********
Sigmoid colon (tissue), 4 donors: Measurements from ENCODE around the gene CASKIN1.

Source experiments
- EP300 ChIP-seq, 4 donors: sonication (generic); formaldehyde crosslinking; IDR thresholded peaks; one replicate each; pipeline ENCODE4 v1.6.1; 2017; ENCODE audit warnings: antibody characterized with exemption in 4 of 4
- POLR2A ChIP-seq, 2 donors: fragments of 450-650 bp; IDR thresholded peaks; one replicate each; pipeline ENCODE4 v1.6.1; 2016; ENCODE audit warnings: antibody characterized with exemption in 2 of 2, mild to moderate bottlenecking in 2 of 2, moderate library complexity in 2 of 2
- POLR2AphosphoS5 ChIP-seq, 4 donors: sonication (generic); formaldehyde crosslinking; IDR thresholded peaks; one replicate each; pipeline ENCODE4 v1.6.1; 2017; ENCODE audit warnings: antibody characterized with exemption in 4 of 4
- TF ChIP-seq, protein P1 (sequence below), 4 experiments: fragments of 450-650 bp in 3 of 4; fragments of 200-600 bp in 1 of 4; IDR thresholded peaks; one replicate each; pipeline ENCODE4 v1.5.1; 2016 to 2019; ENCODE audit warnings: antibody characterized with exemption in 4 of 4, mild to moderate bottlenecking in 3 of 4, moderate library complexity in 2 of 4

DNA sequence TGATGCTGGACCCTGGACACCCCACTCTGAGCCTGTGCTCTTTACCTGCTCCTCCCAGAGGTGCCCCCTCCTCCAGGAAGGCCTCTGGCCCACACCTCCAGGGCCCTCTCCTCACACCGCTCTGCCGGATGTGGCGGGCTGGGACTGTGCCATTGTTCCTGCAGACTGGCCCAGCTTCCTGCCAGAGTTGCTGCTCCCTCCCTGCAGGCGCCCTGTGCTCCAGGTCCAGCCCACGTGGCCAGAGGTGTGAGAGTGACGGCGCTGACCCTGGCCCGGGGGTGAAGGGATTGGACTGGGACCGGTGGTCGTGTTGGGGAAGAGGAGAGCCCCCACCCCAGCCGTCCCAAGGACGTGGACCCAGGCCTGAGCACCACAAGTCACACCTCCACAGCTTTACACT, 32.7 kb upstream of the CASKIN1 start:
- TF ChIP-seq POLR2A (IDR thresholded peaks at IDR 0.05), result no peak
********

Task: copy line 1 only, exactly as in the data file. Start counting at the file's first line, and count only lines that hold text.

Sigmoid colon (tissue), 4 donors: Measurements from ENCODE around the gene CASKIN1.